As one of those annoying people who always has to comment on everything, I feel like I’ve been keeping my mouth exceptionally well-shut for the last week in regards to this whole Daniel Tosh rape joke incident.
Let me preface this by saying that I’m in no way trying to condone rape or defend anything Daniel Tosh has ever done, period. Aside from catching a few episodes of Tosh.0, I’ve never really paid much attention to the guy. I’m also a white male who’s never been sexually abused, so hopefully I don’t tread too ignorantly while walking on these extremely offensive eggshells.
After Daniel Tosh publicly
put his foot in his mouth ate both his own legs, a big discussion was stirred up about whether or not it’s okay to joke about rape. A number of comedians jumped to Tosh’s defense, and were promptly labeled “rape apologists.” I was particularly irked to see Louis CK lumped on this list for Tweeting at Tosh, “Your show makes me laugh every time I watch it. And you have pretty eyes.” To me, that sounds like “hey, everyone’s mad at you, but I’m still your friend.”
Of course, Louis CK has made rape “jokes” in the past. So has George Carlin. And we love them, because they make us laugh, and because they don’t seem like bullies. From what I’ve gathered Tosh tried to make a joke about rape, did it tactlessly enough that an audience member called him out on it, and instead of either moving on, apologizing, or rolling with the punches, he said the equivalent of “I hope you get raped.”
The subject of sexual abuse is a touchy one. Bringing it up, jokingly or otherwise, to someone who’s been raped or molested will more often than not elicit an angry, shocked, or otherwise upset reaction. Considering that one in five women in the United States say they’ve been sexually assaulted, and that over half the cases of sexual abuse go unreported, it’s safe to assume that there are a lot of people (women and men) out there who’d really rather not think about it. Whether it’s a deep rooted issue that’s long since buried, or water under a bridge that’s already been crossed, it’s just not a fun topic. Some people don’t seem to understand that.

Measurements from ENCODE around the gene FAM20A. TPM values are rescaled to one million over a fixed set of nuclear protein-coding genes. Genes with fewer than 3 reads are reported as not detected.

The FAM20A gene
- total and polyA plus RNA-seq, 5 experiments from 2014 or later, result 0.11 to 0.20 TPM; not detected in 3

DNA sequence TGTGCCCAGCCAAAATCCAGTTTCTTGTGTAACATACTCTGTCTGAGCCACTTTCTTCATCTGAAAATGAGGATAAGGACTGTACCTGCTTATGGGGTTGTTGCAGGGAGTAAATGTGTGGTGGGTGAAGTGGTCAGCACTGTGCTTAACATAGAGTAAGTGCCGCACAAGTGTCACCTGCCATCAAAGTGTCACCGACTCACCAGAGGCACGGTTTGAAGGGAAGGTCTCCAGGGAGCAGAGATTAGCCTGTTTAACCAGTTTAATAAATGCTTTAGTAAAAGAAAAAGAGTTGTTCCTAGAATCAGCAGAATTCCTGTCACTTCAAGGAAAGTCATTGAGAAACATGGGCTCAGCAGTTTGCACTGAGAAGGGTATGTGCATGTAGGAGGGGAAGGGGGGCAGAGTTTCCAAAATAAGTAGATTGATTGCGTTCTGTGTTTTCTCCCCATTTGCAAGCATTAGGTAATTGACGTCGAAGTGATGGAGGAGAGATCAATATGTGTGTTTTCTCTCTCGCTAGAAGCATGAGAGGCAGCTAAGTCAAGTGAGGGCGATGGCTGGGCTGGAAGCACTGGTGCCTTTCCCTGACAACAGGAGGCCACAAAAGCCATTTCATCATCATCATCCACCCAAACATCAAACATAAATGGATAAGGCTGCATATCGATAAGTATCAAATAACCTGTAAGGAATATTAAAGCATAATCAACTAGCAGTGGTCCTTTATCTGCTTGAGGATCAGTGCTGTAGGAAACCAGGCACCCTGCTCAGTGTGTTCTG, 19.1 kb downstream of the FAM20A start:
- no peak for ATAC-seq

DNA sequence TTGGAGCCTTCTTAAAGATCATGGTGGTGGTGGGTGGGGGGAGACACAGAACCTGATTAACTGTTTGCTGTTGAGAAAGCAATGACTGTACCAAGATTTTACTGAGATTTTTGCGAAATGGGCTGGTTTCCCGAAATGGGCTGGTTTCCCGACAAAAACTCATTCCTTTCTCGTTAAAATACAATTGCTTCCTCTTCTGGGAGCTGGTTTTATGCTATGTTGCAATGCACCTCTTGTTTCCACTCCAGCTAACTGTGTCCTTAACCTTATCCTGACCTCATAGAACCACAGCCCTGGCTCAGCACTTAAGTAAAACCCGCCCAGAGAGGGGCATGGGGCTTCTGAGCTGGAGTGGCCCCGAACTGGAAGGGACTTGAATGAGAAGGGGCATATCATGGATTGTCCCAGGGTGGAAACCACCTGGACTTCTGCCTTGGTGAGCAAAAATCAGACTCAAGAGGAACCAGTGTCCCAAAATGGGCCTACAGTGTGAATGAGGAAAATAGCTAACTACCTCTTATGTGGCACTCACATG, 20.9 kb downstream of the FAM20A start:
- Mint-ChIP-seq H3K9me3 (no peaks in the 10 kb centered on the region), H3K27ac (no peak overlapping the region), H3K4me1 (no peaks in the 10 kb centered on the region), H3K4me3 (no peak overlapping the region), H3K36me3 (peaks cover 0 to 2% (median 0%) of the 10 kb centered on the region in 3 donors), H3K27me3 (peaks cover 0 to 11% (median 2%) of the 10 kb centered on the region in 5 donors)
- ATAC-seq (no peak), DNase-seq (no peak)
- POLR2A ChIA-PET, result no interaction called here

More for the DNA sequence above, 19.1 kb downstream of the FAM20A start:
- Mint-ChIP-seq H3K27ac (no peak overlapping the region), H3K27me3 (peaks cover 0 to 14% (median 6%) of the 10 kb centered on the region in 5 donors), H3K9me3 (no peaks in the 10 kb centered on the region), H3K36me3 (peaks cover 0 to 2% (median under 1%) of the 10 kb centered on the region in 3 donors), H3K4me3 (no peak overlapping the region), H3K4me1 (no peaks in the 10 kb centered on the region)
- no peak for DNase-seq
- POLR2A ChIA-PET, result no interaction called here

The idea of “rape jokes” isn’t as simple as labeling jokes “knock knock jokes” or “guy walks into a bar jokes.” A joke that mentions the word “rape,” isn’t necessarily saying “Haha, look how funny rape is.” Rape is considered by most decent human beings to be one of the worst things possible, and being that far to one edge of the spectrum makes it prime fodder for edgy hyperbole. Reread the first sentence of that last paragraph. The part about a “touchy subject.” That was a completely accidental play on words that made me groan when I noticed it. Is it a rape joke?
In college, I wrote a column for the school paper about how I disliked the idea of mentally going to a “happy place,” since it made reality seem depressing by comparison. Instead, I proposed dealing with bad days by putting your mind in the worst place ever. I said that my personal hell would be getting raped by a giant spider while it messily ate a cheesesteak sandwich and dripped grease on me. That wasn’t me making fun of rape, or rape victims, that was hyperbole. That was the absolute worst thing I could think of, and after mentally picturing it, real life seemed much better by comparison. The power of negative thinking.